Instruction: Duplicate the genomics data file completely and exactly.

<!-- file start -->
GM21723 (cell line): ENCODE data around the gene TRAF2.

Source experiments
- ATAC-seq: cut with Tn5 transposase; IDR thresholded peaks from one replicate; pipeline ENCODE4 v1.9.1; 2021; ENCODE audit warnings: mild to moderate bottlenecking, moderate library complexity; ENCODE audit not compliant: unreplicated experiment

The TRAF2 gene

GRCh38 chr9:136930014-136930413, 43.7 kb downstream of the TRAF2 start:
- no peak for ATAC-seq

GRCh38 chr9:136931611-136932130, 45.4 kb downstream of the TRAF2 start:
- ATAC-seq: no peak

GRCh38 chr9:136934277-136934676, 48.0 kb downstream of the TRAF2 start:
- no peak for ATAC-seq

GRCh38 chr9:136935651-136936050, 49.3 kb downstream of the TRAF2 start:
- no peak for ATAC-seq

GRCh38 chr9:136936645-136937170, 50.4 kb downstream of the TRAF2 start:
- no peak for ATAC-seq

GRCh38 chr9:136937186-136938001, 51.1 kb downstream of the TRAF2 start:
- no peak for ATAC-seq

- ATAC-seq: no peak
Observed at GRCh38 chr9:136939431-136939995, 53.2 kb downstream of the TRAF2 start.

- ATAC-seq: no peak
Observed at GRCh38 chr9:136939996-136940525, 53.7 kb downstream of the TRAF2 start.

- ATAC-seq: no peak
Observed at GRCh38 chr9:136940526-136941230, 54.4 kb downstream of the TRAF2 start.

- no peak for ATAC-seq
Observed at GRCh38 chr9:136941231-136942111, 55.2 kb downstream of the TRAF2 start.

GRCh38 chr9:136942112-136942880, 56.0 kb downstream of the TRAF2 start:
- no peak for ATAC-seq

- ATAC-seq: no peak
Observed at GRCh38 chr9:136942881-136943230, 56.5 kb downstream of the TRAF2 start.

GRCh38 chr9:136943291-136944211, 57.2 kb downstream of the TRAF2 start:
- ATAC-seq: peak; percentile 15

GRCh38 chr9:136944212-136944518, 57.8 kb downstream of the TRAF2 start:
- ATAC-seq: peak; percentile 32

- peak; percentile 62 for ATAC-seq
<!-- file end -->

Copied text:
GM21723 (cell line): ENCODE data around the gene TRAF2.

Source experiments
- ATAC-seq: cut with Tn5 transposase; IDR thresholded peaks from one replicate; pipeline ENCODE4 v1.9.1; 2021; ENCODE audit warnings: mild to moderate bottlenecking, moderate library complexity; ENCODE audit not compliant: unreplicated experiment

The TRAF2 gene

GRCh38 chr9:136930014-136930413, 43.7 kb downstream of the TRAF2 start:
- no peak for ATAC-seq

GRCh38 chr9:136931611-136932130, 45.4 kb downstream of the TRAF2 start:
- ATAC-seq: no peak

GRCh38 chr9:136934277-136934676, 48.0 kb downstream of the TRAF2 start:
- no peak for ATAC-seq

GRCh38 chr9:136935651-136936050, 49.3 kb downstream of the TRAF2 start:
- no peak for ATAC-seq

GRCh38 chr9:136936645-136937170, 50.4 kb downstream of the TRAF2 start:
- no peak for ATAC-seq

GRCh38 chr9:136937186-136938001, 51.1 kb downstream of the TRAF2 start:
- no peak for ATAC-seq

- ATAC-seq: no peak
Observed at GRCh38 chr9:136939431-136939995, 53.2 kb downstream of the TRAF2 start.

- ATAC-seq: no peak
Observed at GRCh38 chr9:136939996-136940525, 53.7 kb downstream of the TRAF2 start.

- ATAC-seq: no peak
Observed at GRCh38 chr9:136940526-136941230, 54.4 kb downstream of the TRAF2 start.

- no peak for ATAC-seq
Observed at GRCh38 chr9:136941231-136942111, 55.2 kb downstream of the TRAF2 start.

GRCh38 chr9:136942112-136942880, 56.0 kb downstream of the TRAF2 start:
- no peak for ATAC-seq

- ATAC-seq: no peak
Observed at GRCh38 chr9:136942881-136943230, 56.5 kb downstream of the TRAF2 start.

GRCh38 chr9:136943291-136944211, 57.2 kb downstream of the TRAF2 start:
- ATAC-seq: peak; percentile 15

GRCh38 chr9:136944212-136944518, 57.8 kb downstream of the TRAF2 start:
- ATAC-seq: peak; percentile 32

- peak; percentile 62 for ATAC-seq